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Set Your Litters Apart: Establish Priceless Puppies

By Tom Stock

June 15, 2022

*This post is sponsored by Breeder’s Edge® Many new puppy owners have expectations of the puppy they are about to take home. For example, new families want to know the puppy is up-to-date on vaccinations, dewormings and microchips. And they expect to receive health and genetics records. However, creating priceless puppies goes beyond that. While the previously mentioned expectations cost money, the following experiences are priceless; unless that is you can put a price on frustration, doubt, fear and stress. Create a checklist and be confident in telling the new owners their puppy has:
  • Been sleeping in its own bed for at least two weeks. The nighttime cries of a puppy that is not used to sleeping in its own bed are not only stressful on a new family, but it’s more stress for an already stressed puppy. There will be many firsts in a puppy’s life and giving him as many experiences that he may have in his new home while he is in a safe and familiar place with you will help reduce the potential stress when he leaves you.
  • Had at least three car rides. This gives you confidence to let the new family know the puppy does not have motion sickness issues. This is important because many families take outings together, and that means the puppy too! Trips to the dog park, camping, vacation and even trips to the vet, nobody wants a vomiting puppy to take care of. Ginger snaps before travel may reduce nausea.
  • Been started on puppy litter training. Many new families fail at potty training and soiling on the carpet is discouraging for a new family and can make them question if the puppy was a good idea. Breeders that start puppy litter training at three weeks of age while still in the whelping box have a cleaner area for puppies and puppies will transition to doing their business outside much easier.
  • Been going up and down steps. Steps are scary for a puppy, especially the down. Puppies can easily fall down steps and get injured. Training puppies to be more adventurous by learning to go up and down stairs also builds their confidence to be social and happy with meeting new people and other dogs.
  • Been introduced to cats. Cats can be very scary for puppies, and painful if not introduced the right way. Puppies can be very obnoxious toward cats. If able, introducing your puppies to cats in a safe way will instill caution when needed and respect by both parties and make for a happy home to coexist.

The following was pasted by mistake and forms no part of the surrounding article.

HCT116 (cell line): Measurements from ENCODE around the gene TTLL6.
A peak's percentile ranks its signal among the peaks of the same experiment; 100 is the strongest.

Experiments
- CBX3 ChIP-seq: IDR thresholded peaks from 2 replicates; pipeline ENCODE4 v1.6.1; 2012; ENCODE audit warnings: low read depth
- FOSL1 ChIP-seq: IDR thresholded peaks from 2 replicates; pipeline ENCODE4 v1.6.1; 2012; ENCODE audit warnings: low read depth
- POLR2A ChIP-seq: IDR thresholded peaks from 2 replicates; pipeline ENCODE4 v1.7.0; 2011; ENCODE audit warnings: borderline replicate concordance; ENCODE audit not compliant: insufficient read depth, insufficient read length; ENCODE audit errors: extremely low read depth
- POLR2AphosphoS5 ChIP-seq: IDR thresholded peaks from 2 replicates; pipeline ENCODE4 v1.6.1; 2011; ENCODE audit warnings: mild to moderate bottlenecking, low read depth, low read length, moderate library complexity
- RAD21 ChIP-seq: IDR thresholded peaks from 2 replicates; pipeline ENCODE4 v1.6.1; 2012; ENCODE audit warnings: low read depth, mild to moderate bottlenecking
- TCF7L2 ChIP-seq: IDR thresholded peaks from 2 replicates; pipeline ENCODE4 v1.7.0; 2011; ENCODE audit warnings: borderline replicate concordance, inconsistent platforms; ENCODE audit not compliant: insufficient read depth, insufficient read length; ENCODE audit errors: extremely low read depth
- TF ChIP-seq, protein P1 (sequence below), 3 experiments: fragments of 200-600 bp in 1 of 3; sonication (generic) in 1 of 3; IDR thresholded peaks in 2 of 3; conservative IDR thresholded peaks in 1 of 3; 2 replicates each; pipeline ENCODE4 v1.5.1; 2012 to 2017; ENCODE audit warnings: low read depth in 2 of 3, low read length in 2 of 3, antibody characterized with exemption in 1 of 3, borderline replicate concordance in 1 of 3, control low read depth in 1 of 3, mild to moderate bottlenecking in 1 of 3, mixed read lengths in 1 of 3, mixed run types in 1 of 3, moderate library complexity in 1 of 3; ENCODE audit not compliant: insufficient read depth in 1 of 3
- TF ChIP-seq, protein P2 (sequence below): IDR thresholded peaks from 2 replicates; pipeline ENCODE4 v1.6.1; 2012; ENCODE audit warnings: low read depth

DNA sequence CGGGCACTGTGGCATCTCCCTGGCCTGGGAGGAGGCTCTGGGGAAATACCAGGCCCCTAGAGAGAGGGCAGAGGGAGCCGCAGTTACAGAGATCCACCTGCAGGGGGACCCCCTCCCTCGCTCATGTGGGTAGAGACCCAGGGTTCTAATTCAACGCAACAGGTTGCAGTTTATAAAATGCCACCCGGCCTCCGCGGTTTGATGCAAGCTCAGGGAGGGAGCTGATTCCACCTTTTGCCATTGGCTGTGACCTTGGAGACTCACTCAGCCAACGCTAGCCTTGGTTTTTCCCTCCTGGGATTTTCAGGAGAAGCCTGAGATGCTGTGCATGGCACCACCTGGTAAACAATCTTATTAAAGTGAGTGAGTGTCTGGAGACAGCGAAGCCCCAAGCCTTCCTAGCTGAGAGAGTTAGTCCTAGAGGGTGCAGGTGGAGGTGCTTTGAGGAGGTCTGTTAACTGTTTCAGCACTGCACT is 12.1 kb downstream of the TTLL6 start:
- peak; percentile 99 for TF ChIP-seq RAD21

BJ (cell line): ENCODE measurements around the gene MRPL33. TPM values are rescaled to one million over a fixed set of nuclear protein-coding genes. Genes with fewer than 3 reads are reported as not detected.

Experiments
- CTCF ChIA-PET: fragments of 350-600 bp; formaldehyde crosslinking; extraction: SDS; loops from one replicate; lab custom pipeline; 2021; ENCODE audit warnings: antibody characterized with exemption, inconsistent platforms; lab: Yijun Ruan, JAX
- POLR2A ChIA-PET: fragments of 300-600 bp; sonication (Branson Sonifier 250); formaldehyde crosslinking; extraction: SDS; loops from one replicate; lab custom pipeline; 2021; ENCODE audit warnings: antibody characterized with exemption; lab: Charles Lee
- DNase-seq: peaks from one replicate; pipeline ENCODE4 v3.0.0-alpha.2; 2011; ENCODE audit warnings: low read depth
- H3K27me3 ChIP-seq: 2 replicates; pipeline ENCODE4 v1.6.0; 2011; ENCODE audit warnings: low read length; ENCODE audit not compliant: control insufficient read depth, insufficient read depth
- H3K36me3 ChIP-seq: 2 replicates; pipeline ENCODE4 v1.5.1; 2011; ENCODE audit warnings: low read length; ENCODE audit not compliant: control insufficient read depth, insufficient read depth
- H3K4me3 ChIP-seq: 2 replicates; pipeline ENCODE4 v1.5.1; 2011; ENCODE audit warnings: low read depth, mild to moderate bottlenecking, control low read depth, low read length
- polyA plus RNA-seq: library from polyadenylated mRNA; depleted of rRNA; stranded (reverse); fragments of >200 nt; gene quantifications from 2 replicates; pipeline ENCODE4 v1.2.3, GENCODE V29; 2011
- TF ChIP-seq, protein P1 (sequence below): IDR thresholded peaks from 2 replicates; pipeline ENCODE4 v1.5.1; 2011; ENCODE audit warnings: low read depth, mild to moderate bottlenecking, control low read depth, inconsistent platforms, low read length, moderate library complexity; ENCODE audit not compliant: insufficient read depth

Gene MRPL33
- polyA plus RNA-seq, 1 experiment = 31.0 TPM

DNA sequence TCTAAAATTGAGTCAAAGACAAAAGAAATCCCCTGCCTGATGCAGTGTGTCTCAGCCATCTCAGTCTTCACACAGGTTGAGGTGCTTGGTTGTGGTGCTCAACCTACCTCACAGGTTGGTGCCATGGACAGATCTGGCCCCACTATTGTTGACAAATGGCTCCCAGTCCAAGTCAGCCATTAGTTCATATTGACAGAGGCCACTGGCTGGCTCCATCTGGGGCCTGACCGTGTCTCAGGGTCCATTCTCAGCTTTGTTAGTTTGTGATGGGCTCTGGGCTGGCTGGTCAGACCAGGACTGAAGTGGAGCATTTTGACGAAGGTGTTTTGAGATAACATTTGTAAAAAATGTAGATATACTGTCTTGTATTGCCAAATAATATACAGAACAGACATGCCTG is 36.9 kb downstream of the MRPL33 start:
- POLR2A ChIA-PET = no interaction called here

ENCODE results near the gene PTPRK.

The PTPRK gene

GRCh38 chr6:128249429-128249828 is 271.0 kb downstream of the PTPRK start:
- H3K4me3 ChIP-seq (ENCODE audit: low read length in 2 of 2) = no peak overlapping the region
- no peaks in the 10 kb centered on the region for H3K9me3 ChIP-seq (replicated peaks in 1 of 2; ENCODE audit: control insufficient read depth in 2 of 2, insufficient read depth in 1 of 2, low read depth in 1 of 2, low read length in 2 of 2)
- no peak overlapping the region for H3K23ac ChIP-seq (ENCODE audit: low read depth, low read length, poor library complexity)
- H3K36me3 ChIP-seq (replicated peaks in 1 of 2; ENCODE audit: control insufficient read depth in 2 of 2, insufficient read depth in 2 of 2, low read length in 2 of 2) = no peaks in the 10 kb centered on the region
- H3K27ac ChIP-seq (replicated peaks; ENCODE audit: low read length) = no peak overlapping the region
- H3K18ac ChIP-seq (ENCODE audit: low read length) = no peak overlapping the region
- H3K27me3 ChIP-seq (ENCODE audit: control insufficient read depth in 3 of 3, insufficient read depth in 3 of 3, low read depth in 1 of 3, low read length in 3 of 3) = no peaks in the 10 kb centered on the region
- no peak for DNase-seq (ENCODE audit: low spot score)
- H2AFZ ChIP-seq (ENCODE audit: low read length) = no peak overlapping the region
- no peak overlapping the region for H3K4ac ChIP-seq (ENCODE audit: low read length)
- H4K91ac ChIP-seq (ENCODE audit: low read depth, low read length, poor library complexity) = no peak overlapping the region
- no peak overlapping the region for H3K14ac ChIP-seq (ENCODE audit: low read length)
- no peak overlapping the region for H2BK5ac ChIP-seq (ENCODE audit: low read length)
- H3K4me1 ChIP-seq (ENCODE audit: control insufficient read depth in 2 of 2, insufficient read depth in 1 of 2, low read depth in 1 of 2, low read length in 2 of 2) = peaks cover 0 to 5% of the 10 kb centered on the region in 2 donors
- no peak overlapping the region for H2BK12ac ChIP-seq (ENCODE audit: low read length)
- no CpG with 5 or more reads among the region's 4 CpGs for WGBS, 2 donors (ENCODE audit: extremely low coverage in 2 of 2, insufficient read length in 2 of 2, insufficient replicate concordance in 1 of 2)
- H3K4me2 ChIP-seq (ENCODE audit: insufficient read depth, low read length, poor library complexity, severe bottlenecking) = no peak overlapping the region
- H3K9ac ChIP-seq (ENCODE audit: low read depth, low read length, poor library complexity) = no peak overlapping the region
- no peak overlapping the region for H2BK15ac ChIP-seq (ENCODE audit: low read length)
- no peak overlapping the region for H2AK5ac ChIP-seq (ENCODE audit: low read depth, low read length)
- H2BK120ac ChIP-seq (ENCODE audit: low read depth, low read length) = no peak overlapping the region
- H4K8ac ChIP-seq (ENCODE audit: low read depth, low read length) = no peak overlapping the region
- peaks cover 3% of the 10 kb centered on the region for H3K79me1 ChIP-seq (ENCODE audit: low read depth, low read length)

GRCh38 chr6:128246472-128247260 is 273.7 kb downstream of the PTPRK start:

• Been introduced to larger breeds. Many households have multiple breeds and at times a puppy may have never seen a large breed dog. Yes, momma was full grown, but she wasn’t a Great Dane or a Golden Retriever. Your puppies need diverse  socialization to many things to help them be a confident puppy and not fearful or a nuisance to the family members, including the other four-legged ones.
  • Been introduced to kids. There are very few puppies who never have any interaction with kids; therefore, it’s important they are comfortable around kids and understand that kids make noises and smell funny but will be their best friend forever. Consider holding a “Puppy Party”. Invite a diverse group of people you know to come and interact with the puppies. This will give the puppies exposure to all ages, races and personality types.
  • Been desensitized to loud noises. Even not-so-loud things like the sounds of a refrigerator or turning on the fan in the car can be scary for a young puppy. Turning on the stereo, television, even the beep of a microwave should be recognized as sounds that are familiar and not scary when they go to their forever home.
Checking off these “priceless” items along with the puppy’s health and genetics records will help set your puppies and their new families up for success. For more ideas on what to include in your take home puppy pack, check out the video: 10 Useful Items in a Puppy Pack. -The Revival Education Team

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